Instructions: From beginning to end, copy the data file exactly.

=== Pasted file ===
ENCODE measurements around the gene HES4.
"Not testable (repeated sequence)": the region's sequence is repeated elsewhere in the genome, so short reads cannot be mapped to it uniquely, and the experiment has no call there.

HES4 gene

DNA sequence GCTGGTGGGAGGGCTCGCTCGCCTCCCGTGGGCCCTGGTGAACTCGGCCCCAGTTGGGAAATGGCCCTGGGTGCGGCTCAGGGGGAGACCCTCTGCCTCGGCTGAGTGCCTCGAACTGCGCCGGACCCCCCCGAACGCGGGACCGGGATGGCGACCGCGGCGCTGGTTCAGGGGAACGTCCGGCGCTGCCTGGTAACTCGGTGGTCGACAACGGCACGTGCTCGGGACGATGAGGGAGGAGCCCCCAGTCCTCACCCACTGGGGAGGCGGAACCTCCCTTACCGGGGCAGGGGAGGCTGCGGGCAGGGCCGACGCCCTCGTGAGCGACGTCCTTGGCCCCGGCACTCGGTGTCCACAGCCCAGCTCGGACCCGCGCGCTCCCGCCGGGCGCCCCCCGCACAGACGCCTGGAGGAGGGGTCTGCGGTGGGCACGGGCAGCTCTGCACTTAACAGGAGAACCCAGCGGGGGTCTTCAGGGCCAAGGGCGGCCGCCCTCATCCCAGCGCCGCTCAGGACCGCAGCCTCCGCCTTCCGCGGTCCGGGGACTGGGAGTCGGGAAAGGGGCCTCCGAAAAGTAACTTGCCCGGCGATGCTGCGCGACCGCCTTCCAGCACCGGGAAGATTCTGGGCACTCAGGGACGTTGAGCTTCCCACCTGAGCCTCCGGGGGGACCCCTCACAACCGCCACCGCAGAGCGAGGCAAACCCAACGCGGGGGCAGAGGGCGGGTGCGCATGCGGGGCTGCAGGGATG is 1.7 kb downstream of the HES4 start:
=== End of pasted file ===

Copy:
ENCODE measurements around the gene HES4.
"Not testable (repeated sequence)": the region's sequence is repeated elsewhere in the genome, so short reads cannot be mapped to it uniquely, and the experiment has no call there.

HES4 gene

DNA sequence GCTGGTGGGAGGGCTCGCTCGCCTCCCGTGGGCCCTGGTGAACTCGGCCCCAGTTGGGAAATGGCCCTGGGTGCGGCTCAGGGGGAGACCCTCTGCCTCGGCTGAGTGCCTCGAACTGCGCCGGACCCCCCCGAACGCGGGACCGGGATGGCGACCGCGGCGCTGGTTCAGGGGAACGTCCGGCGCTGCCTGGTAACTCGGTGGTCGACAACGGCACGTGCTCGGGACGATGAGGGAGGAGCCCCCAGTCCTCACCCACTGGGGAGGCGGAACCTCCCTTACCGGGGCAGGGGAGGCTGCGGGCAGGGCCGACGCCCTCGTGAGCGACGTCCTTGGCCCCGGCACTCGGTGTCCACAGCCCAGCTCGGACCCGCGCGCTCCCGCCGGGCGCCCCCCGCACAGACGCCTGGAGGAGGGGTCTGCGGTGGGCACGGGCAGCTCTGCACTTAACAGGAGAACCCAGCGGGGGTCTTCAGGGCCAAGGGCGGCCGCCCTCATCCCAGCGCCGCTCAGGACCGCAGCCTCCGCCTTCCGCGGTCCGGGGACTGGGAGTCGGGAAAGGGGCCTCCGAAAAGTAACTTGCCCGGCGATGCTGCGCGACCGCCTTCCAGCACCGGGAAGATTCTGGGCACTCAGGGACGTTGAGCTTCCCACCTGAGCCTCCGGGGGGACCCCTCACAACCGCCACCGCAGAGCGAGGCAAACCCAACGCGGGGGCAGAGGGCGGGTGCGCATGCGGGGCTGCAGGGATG is 1.7 kb downstream of the HES4 start: